HHL Shows Range of Opinions on Controversial 50+1 Rule in Professional Football
The 50+1 rule is one of the most controversial regulations in German football. Professor Dr. Henning Zülch of HHL Leipzig Graduate School of Management views it as one of the cornerstones of the success of German football and its fan culture. In a working paper, HHL presents an overview of the public opinion of Germany’s special 50+1 solution.
Prof. Dr. Henning Zülch (HHL):
„Public opinion has shown that there is clear consent to maintain the 50+1 rule in Germany. However, it needs to change its shape. It must be modified to account for the reality and financial needs of the clubs.“
Based on this range of opinions and the latest developments, HHL is developing recommendations for action.
Prof. Dr. Henning Zülch (HHL)
„I view the latest developments in European soccer in this context as particularly worrying. Those unable to pay the high transfer fees will not be competitive in the long run. Therefore, the calls for opening up the Bundesliga to strategic investors will become increasingly louder — even or especially during the coronavirus crisis.“
The 50+1 rule
Simply put, it says that a strategic investor can hold the majority of the capital shares of a football club, but never the voting majority. The voting majority — and, consequently, the control — is within the hands of the club’s members only. The primary goal is to strengthen the sports-related interests of the clubs and their members over the investors‘ economic interests. Especially regarding the interaction with the most important stakeholder group — the fans — this rule is unique in that it treats fan welfare as one of the highest goods within the Bundesliga brand.
Questions for Professor Dr. Henning Zülch (HHL)
1. Why does the 50+1 rule have to be changed?
HZ: The 50+1 rule pursues the goal of an investor being able to obtain the majority of the capital shares in a professional football corporation but not the voting majority and, thereby, the control over the club. The latter is supposed to be in the hands of the registered club and, therefore, its members. However, there are many exceptions to the 50+1 rule which make it less credible regarding its original purpose as described above. People talk about the „Lex Wolfsburg“ and „Lex Leverkusen“. RB Leipzig, its foundation and naming are also commonly referenced in this context (see Section II.3.).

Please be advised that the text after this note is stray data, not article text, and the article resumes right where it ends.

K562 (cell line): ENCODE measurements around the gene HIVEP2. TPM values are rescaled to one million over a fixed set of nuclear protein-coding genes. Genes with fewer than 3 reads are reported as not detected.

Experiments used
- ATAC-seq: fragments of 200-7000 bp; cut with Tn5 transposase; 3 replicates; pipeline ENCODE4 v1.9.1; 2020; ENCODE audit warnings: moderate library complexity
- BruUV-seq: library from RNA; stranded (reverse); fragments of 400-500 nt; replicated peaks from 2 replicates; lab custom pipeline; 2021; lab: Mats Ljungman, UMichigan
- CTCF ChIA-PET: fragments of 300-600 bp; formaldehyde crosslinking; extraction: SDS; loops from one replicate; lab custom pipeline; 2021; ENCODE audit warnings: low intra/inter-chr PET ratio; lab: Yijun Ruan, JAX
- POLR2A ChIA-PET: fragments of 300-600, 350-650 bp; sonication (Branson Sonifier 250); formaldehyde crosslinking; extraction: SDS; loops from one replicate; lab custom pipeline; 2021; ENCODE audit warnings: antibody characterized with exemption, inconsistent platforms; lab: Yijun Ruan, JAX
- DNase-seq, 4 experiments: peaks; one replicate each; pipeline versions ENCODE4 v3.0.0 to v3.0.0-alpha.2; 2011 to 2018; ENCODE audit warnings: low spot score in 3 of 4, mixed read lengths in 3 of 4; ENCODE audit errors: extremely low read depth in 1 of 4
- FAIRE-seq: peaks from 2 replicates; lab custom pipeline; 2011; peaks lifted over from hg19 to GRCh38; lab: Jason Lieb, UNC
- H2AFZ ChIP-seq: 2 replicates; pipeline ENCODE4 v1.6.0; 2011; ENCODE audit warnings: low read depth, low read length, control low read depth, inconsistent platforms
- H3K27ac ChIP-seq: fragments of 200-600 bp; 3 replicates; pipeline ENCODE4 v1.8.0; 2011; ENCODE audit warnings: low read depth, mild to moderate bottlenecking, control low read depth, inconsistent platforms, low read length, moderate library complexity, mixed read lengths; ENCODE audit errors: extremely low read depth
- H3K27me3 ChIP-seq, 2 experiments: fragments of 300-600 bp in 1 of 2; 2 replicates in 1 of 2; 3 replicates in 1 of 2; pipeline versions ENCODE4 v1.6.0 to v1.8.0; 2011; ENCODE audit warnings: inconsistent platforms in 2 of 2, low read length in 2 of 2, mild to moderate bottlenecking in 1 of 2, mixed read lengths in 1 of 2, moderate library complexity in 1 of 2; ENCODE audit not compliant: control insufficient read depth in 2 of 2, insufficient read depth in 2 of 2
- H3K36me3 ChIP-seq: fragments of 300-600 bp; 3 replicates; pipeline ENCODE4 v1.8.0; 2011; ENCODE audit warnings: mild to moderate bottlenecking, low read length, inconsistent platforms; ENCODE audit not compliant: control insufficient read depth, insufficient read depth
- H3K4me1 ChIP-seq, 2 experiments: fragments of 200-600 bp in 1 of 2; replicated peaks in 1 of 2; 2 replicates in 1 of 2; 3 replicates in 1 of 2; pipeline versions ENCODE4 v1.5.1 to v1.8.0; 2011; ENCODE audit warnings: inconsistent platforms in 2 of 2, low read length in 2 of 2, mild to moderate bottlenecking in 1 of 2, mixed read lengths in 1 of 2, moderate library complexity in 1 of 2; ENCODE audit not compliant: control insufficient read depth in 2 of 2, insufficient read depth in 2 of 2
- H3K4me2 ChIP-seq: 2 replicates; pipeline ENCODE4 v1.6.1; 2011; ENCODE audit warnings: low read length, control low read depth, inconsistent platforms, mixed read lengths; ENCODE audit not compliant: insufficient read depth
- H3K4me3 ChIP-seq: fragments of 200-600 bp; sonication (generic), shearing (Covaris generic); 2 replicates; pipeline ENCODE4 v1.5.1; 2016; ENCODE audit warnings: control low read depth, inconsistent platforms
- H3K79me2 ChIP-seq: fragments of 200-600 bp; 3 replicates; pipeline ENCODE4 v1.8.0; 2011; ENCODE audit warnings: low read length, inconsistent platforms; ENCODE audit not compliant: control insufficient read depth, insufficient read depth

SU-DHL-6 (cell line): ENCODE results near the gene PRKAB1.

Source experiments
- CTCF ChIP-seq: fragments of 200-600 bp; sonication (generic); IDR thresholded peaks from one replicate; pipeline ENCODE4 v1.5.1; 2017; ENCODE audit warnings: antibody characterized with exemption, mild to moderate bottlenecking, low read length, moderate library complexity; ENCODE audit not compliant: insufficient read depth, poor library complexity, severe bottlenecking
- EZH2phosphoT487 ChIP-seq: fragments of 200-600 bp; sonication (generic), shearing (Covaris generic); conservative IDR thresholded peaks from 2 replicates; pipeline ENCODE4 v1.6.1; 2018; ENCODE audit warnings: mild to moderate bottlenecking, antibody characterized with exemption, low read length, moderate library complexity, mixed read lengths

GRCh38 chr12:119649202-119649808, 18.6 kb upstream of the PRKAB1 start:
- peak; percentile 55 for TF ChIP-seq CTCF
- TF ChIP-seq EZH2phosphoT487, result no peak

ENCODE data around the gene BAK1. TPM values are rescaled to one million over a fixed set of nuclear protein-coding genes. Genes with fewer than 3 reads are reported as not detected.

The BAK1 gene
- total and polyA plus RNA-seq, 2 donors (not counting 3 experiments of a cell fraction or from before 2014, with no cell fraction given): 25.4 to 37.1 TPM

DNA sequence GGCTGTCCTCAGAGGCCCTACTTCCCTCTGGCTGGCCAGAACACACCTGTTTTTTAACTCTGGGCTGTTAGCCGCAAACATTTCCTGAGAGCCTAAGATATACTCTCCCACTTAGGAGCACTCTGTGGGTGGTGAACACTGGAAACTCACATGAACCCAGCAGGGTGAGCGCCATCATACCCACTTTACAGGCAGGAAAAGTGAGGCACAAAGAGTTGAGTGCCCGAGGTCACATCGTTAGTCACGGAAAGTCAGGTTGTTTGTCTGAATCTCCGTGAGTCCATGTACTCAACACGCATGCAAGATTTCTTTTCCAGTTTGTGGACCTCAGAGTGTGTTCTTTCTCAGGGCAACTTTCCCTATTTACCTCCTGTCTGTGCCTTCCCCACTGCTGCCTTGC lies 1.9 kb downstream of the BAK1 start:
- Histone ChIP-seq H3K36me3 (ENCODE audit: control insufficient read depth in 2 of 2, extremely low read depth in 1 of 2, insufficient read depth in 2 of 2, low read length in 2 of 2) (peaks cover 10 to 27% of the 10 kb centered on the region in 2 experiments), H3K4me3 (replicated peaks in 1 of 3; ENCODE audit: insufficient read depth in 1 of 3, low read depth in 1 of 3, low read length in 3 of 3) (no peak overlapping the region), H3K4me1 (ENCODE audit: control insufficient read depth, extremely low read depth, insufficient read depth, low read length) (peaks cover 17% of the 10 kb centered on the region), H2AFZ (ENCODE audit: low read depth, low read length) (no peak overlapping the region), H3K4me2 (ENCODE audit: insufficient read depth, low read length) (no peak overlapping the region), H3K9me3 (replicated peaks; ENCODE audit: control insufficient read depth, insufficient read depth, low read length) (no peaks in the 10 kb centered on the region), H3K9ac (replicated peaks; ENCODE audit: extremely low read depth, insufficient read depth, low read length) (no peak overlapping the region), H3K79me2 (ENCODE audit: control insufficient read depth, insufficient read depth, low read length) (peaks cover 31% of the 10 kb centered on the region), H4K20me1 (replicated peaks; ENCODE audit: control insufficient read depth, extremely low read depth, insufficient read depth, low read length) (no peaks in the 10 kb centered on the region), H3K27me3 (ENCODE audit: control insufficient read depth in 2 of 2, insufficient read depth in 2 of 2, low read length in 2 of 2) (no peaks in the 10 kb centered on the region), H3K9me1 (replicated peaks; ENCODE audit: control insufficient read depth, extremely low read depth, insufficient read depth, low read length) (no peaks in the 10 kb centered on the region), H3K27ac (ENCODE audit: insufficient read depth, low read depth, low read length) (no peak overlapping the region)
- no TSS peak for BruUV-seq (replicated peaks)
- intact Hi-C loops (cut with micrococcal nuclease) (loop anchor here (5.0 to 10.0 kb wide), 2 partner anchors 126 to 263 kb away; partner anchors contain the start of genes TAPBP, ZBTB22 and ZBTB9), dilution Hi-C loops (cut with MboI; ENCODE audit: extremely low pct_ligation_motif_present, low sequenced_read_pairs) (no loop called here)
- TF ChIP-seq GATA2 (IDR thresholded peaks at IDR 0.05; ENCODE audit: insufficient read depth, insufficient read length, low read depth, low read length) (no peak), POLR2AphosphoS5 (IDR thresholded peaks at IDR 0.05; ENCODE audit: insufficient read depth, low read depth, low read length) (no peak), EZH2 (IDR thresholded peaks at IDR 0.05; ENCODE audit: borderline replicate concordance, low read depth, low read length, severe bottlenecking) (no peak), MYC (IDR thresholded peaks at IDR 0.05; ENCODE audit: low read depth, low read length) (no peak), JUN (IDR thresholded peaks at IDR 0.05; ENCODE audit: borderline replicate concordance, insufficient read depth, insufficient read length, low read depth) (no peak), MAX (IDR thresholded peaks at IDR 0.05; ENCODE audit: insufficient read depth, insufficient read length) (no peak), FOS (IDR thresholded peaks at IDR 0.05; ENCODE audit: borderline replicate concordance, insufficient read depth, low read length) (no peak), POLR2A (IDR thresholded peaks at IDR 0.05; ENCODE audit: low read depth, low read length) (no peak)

2. How should the 50+1 rule be changed?
HZ: The basic idea behind the 50+1 rule should be maintained but it must be modified. The teething problems, such as the established exceptions, must be eliminated. There are four specific fields of action or approaches to bring about that change. These include the reduction of the minimum funding period of 20 years, the reduction of blocking shares, stricter controls on investors and the strengthening of member participation (see Section IV).
3. What do fans fear if an investor has unlimited power?
HZ: The fans fear that an investor exerting control might not conduct the affairs of the club in line with its ideals and values. German football lives off of its fan culture and atmosphere at the stadiums like no other country. This culture has been grown, nurtured and given its image by the fans. Investors are often thought to not want to maintain this culture. Rather, they are viewed as a threat which leads to many people wanting to prevent control through an investor by any means. However, a club will not be successful in the future without strategic investors. They are a prerequisite and must correspond with the basic values and strategy of the club. Acceptance for this concept must be created through dialogue. The 50+1 rule and/or its modified version can be seen as a compromise between maximum fan welfare and economic professionalization.
Prof. Dr. Henning Zülch, Chair of Accounting and Auditing
The working paper (in German) is available for download at